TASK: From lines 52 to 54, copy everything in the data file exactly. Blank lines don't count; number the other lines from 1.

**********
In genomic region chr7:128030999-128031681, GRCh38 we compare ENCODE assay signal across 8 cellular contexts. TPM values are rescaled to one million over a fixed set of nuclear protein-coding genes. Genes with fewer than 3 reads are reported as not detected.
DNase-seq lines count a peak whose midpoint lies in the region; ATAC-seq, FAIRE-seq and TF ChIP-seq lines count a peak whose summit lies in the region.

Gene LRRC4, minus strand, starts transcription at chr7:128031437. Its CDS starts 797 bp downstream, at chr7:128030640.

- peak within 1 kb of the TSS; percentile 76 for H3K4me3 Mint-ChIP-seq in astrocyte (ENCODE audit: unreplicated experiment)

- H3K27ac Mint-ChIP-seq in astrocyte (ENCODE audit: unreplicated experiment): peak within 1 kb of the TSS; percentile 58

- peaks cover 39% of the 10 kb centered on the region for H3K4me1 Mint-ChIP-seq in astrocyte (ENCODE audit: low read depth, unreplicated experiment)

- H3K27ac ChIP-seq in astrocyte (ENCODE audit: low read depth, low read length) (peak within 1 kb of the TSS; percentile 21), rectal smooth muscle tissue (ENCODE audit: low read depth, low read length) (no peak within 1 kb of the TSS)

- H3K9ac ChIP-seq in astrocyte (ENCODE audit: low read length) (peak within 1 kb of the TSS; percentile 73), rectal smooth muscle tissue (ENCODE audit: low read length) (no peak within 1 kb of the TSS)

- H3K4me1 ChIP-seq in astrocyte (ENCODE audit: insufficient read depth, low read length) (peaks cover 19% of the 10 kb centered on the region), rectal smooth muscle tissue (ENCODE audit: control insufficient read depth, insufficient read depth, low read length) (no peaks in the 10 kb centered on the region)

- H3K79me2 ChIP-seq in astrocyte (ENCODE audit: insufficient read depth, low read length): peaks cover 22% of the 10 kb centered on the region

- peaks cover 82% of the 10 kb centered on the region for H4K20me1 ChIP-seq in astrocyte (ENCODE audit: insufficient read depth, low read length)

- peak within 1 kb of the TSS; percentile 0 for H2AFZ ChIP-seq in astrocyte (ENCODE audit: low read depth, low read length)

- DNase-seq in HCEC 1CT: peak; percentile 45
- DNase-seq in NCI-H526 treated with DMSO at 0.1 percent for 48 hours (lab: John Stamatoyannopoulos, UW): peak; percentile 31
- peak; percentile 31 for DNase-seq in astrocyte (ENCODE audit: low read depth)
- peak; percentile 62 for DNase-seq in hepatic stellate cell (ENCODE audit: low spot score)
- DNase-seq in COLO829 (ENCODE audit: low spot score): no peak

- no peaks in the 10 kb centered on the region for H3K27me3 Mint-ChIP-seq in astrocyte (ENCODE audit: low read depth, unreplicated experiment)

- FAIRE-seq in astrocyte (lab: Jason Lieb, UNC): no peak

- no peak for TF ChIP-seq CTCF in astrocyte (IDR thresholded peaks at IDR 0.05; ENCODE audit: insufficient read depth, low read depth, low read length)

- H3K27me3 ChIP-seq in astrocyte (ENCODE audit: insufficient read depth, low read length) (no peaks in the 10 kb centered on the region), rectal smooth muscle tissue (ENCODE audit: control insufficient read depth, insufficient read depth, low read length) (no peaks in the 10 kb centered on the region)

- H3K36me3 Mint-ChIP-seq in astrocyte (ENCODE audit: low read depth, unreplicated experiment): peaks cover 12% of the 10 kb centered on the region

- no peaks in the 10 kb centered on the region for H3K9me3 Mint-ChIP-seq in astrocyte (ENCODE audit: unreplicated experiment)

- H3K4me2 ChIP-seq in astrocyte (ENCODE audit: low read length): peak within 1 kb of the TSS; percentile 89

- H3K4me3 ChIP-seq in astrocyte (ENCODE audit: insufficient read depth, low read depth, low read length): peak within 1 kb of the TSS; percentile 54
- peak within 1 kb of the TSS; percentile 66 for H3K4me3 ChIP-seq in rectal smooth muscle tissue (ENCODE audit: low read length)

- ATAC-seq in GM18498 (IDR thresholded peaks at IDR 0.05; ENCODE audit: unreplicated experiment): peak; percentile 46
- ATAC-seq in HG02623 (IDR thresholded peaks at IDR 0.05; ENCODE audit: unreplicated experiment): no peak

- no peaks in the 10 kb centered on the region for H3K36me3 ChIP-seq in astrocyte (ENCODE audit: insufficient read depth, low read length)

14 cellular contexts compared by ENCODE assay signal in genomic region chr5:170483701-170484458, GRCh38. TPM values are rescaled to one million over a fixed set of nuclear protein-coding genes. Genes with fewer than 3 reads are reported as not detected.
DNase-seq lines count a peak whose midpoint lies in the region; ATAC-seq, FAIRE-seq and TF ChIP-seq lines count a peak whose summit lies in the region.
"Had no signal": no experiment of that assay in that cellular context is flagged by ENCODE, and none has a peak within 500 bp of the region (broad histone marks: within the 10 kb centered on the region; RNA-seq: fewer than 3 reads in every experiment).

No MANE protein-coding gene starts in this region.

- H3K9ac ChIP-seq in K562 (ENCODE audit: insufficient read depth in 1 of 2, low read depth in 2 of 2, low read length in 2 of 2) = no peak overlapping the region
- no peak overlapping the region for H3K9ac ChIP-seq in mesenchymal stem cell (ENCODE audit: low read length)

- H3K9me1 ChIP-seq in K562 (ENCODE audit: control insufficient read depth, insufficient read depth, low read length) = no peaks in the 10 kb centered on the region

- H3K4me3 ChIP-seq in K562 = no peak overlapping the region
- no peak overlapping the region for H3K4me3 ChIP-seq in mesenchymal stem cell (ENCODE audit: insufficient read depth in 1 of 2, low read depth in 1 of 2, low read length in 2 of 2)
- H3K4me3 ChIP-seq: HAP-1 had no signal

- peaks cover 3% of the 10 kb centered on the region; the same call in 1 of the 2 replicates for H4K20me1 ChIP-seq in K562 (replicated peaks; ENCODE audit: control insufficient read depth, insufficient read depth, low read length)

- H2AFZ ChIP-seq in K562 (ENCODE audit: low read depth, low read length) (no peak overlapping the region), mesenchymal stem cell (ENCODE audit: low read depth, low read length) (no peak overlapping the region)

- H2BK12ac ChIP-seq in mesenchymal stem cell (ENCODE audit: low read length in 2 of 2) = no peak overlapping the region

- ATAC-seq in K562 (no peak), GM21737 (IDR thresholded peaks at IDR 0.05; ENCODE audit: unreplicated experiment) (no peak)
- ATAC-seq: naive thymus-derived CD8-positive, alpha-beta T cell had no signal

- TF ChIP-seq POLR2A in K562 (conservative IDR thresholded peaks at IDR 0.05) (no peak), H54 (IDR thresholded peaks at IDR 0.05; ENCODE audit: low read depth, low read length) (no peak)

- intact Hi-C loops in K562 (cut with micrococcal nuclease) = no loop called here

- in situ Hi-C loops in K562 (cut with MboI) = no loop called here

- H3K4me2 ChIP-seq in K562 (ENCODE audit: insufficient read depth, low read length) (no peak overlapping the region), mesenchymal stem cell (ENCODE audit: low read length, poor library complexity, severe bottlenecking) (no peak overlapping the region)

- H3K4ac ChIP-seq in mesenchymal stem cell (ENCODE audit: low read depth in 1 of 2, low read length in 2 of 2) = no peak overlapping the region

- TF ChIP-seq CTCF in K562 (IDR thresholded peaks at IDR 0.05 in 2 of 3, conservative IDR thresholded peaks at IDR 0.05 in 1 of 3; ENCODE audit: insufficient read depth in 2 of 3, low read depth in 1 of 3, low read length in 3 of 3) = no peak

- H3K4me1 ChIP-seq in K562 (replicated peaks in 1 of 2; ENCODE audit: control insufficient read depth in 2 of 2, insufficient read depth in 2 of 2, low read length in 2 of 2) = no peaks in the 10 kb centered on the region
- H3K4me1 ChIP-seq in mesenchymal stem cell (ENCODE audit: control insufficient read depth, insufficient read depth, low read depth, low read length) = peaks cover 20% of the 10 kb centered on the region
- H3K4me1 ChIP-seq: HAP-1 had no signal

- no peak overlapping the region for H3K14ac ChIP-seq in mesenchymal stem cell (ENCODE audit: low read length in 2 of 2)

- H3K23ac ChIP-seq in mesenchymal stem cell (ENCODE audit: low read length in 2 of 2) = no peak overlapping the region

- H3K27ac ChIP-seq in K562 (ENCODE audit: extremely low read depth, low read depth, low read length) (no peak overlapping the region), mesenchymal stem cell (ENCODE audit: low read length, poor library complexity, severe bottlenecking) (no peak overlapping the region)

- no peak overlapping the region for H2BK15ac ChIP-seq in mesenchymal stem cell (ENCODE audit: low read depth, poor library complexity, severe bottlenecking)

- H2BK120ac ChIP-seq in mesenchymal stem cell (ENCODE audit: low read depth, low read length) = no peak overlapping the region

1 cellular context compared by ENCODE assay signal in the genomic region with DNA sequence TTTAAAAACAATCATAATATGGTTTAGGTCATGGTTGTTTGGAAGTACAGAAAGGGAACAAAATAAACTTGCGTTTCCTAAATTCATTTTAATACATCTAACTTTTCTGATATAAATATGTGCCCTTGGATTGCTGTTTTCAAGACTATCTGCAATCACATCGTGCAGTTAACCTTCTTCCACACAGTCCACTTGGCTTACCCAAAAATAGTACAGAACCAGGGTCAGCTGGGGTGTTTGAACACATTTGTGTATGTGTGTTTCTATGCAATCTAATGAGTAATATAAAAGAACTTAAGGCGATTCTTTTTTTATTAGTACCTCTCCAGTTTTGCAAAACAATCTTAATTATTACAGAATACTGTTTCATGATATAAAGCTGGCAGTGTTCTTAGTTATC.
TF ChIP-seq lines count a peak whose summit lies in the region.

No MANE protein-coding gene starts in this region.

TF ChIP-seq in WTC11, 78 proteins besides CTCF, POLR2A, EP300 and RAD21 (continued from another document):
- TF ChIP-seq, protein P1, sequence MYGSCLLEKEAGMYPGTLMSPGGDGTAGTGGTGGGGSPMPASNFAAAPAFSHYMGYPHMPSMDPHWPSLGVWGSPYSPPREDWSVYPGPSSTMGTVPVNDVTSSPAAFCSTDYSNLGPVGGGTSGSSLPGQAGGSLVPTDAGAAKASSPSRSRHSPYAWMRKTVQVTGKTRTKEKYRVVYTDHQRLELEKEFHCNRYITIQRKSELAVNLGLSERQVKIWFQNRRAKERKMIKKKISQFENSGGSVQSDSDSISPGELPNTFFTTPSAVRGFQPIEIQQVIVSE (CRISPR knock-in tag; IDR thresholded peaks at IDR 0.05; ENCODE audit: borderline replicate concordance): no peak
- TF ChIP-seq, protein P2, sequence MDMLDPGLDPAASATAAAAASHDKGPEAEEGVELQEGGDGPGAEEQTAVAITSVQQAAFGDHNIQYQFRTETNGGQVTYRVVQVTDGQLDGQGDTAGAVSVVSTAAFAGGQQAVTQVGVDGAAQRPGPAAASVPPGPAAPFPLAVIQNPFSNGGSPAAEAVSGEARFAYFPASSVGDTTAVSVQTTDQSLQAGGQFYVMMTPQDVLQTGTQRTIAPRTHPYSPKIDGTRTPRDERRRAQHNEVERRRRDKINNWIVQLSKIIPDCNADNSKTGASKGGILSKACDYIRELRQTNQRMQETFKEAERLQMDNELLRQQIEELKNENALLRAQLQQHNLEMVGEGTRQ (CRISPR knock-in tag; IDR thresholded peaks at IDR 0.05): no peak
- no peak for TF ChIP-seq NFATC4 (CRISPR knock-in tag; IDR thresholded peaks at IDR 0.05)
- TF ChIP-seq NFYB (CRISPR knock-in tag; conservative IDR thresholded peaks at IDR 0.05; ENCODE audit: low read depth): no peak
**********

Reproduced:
- H3K4me1 ChIP-seq in mesenchymal stem cell (ENCODE audit: control insufficient read depth, insufficient read depth, low read depth, low read length) = peaks cover 20% of the 10 kb centered on the region
- H3K4me1 ChIP-seq: HAP-1 had no signal

- no peak overlapping the region for H3K14ac ChIP-seq in mesenchymal stem cell (ENCODE audit: low read length in 2 of 2)